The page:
SEOUL, South Korea - South Korea's president ordered his top security officials yesterday to deal "resolutely and squarely" with new North Korean warnings of a nuclear war on the eve of his visit to Washington, where Vice President Biden said, "God only knows" what North Korea wants from the latest showdown.
President Lee Myung-bak travels to the United States today for talks with President Obama that were expected to focus on the North's rogue nuclear and missile programs.
The trip comes after North Korea's Foreign Ministry threatened war with any country that stopped its ships on the high seas under new sanctions approved by the U.N. Security Council in response to its May 25 nuclear test.
It also vowed Saturday to "weaponize" all its plutonium and acknowledged, for the first time, a long-suspected uranium-enrichment program. Both are key ingredients of atomic bombs.
A commentary published Saturday in the North's state-run Tongil Sinbo weekly contended that the United States was deploying a vast number of nuclear weapons in South Korea and Japan.
North Korea "is completely within the range of U.S. nuclear attack, and the Korean peninsula is becoming an area where the chances of a nuclear war are the highest in the world," the commentary said.
Kim Yong-kyu, a spokesman at the U.S. military command in Seoul, denied the allegation, saying the United States no longer has nuclear bombs in South Korea. U.S. tactical nuclear weapons were removed in 1991 as part of arms reductions after the Cold War.
President Lee summoned his top security ministers yesterday and ordered them to "resolutely and squarely cope" with the North's threats, his office said. The Unification Ministry, responsible for ties with the North, issued a statement demanding that it stop inflaming tension and resume talks with the South.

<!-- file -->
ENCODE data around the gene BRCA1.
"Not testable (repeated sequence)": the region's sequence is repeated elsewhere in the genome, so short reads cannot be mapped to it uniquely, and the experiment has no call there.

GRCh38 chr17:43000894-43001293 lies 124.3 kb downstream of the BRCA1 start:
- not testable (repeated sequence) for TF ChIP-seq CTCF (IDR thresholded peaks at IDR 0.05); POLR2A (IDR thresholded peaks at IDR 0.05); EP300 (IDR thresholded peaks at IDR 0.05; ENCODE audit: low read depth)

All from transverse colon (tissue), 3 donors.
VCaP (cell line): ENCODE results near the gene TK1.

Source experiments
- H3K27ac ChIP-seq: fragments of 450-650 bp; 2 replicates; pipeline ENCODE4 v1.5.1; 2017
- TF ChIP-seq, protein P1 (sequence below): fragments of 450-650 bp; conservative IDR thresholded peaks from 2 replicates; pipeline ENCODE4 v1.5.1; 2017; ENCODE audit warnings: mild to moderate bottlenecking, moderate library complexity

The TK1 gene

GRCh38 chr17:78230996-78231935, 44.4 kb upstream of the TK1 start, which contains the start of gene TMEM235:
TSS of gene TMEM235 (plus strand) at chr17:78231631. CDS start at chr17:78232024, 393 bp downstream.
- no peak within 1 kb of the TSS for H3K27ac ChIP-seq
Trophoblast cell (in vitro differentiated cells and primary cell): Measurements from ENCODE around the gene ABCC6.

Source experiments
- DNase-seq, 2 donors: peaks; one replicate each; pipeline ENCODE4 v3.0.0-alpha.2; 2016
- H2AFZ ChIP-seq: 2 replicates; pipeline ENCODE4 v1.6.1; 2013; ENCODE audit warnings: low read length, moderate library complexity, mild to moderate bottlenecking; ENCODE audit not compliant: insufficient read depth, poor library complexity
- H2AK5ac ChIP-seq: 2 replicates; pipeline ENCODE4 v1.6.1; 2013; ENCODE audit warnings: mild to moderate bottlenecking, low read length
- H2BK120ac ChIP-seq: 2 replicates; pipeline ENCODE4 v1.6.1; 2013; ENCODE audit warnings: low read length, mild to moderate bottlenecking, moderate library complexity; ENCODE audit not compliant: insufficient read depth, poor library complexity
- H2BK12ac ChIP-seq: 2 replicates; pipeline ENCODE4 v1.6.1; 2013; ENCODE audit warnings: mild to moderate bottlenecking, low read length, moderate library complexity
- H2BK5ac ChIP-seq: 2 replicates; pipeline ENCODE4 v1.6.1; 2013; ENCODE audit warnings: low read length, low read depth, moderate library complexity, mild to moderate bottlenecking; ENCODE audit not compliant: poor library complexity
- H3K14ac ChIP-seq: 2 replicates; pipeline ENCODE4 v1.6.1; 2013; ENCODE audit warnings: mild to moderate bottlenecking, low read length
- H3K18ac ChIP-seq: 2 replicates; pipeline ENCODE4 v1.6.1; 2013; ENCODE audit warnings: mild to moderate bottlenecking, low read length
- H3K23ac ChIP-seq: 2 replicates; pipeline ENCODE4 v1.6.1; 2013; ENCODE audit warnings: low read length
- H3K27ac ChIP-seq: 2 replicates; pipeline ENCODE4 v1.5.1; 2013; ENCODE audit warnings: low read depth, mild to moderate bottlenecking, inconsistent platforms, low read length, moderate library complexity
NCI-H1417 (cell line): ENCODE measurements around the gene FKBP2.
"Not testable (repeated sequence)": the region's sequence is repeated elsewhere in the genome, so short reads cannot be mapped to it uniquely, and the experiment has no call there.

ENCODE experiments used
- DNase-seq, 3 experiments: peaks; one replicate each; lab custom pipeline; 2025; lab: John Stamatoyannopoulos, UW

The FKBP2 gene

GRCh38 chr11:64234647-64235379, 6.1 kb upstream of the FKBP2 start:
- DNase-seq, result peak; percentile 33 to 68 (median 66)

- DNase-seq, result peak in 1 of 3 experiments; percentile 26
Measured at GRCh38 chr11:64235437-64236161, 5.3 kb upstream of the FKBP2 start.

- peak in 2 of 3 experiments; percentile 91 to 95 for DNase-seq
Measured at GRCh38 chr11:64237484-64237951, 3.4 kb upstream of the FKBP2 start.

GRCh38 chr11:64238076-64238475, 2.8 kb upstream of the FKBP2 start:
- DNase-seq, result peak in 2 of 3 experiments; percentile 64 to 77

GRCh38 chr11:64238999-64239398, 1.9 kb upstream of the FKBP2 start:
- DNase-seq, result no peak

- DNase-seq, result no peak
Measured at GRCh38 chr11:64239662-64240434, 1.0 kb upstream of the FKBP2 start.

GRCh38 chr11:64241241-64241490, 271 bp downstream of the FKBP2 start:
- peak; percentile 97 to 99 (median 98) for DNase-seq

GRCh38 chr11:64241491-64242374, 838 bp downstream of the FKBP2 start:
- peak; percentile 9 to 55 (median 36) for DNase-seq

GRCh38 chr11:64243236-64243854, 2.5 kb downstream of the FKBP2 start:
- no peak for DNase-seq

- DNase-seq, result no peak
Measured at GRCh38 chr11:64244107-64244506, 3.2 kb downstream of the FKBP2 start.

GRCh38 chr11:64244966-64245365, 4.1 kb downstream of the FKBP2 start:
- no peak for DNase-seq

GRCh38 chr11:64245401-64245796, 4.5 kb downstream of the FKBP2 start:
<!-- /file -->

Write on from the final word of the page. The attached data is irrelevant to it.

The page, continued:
"North Korea should give up its nuclear program . . . and stop any kind of military threat," it said. "We urge North Korea to respond in a sincere dialogue to improve South-North Korean relations."
The new U.N. sanctions approved Friday are aimed at depriving the North of the financing used to build its nuclear program. They also authorize searches of North Korean ships suspected of transporting illicit ballistic missile and nuclear materials.
Biden told NBC's Meet the Press that it was crucial that the United States and other nations "make sure those sanctions stick."
North Korea's leader, Kim Jong Il, reportedly had a stroke 10 months ago, and analysts say they believe there may be a plan to name his inexperienced 26-year-old son, Kim Jong Un, as his successor.
"God only knows what he wants," Biden said of Kim. "Whether this is about succession, wanting his son to succeed him. Whether or not he's looking for respect. Whether or not he really wants a nuclear capability to threaten the region. . . . We can't guess his motives.
"We just have to deal with the reality that a North Korea that is either proliferating weapons and or missiles, or a North Korea that is using those weapons . . . is a serious danger," Biden said.
Lee Sang-hyun, an analyst at the Sejong Institute, a South Korean security think tank, said he believed the North would continue to conduct nuclear tests until it mastered the technology to mount nuclear warheads on missiles and would give credit for it to Kim Jong Un.
"Kim Jong Un's status is still unstable," Lee said. "Kim Jong Il appears to be trying to give the son a powerful means to strengthen his succession."